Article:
Alex Garish knows how to make a dramatic entrance. The 11-year-old glides into the dining room of her family’s home in northwestern Montreal, arms outstretched like a plane, making a soft whooshing sound. She dips and turns abruptly before coming in for a smooth landing on the wicker chair in front of the family computer. With a few flicks of her fingers, she launches an animated video about circles, squares, and other geometric shapes, and is immediately engrossed. Now and then, she turns to glance furtively over her shoulder at a visitor, seated at a table behind her.
Alex was diagnosed with autism at age 2 and didn’t talk until she was over 4. Today, she speaks only in simple two- to three-word sentences. Standardized tests reveal that she is mildly cognitively impaired. She has trouble bathing and using the toilet by herself. She cannot tell time, and needs help crossing the street. When she is upset, she throws violent tantrums, often hurling objects across the room or flinging herself onto the floor.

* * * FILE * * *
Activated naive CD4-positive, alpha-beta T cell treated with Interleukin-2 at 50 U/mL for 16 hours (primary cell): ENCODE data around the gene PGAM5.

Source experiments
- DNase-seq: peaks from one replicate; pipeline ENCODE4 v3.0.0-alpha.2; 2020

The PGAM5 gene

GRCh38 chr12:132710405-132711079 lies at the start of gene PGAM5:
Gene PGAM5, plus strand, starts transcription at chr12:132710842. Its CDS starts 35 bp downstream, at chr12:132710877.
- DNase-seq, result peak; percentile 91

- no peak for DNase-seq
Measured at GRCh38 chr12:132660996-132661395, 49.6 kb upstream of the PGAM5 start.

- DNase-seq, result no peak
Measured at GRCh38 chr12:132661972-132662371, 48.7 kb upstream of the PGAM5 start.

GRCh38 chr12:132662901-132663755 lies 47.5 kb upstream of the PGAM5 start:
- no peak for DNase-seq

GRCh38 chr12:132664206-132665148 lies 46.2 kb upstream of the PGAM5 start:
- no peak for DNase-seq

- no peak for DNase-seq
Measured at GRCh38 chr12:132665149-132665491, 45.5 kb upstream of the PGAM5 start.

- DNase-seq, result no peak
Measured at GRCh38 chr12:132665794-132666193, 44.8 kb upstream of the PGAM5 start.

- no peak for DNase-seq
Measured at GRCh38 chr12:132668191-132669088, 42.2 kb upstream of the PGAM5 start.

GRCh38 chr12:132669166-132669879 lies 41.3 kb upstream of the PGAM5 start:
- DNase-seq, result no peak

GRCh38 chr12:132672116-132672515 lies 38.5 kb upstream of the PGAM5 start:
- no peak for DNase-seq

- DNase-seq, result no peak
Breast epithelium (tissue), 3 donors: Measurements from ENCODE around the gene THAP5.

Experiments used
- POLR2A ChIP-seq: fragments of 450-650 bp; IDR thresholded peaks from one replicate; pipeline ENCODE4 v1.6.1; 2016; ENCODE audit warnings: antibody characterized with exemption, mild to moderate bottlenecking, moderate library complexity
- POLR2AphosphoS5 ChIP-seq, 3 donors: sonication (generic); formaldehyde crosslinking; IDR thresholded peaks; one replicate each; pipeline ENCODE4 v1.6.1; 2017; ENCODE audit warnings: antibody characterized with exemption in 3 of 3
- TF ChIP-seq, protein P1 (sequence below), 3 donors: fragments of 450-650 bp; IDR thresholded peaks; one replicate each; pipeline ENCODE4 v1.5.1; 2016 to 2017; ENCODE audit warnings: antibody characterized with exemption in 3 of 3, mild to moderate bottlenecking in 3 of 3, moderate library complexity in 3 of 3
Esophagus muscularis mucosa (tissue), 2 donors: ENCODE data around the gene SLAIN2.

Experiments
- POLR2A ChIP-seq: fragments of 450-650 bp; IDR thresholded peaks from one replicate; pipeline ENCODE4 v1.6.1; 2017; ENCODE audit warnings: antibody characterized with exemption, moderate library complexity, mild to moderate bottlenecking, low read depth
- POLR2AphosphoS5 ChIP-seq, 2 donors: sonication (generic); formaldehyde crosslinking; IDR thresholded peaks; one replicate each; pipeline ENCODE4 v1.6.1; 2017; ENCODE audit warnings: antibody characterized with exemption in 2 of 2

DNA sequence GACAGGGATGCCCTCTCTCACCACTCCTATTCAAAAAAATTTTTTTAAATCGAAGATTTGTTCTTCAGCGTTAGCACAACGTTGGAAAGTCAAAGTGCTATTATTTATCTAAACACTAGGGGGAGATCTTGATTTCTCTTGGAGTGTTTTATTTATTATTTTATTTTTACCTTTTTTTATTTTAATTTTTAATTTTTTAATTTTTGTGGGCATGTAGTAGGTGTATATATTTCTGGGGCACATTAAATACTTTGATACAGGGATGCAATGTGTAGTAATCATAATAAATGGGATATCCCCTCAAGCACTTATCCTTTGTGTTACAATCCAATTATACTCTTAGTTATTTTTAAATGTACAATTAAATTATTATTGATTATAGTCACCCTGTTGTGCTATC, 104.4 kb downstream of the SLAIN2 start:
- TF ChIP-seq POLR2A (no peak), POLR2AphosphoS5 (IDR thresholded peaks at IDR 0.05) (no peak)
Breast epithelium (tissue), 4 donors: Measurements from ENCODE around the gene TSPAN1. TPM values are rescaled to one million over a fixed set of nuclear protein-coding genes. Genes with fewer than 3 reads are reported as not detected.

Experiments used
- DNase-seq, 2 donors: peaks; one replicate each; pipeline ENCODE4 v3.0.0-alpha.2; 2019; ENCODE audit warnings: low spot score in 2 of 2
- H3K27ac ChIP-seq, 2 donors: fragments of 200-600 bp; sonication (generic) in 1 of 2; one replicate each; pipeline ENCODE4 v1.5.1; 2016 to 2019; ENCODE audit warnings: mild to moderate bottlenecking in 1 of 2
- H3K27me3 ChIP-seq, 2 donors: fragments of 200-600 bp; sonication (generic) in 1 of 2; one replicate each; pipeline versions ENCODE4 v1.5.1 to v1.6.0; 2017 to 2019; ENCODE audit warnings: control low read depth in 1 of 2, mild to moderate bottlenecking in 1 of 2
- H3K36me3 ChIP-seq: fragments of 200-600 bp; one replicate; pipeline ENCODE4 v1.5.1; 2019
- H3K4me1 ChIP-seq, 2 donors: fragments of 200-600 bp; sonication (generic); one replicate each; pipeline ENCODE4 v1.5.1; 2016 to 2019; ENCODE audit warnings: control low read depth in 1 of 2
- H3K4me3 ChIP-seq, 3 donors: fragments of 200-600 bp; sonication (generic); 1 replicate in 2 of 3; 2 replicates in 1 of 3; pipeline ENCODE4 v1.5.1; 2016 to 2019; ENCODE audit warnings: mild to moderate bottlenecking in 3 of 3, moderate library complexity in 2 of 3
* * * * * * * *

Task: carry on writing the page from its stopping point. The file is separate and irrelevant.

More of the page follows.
On the other side of the St. Lawrence river in Montreal lives John Walsh, a 13-year-old boy who was diagnosed with autism at age 3 and, like Alex, was slow to develop speech. (John’s mother, Mary Walsh, asked that we not use their real names, as John does not acknowledge that he has autism.) But unlike Alex, John shows no signs of cognitive impairment. At his school, a mainstream one for typically developing children, he excels at reading and math. He uses public transportation on his own and can even give strangers directions on the city’s complex subway system. John easily carries on conversations, though he tends to take things literally, and certain phrases, such as ‘catch the bus,’ trip him up.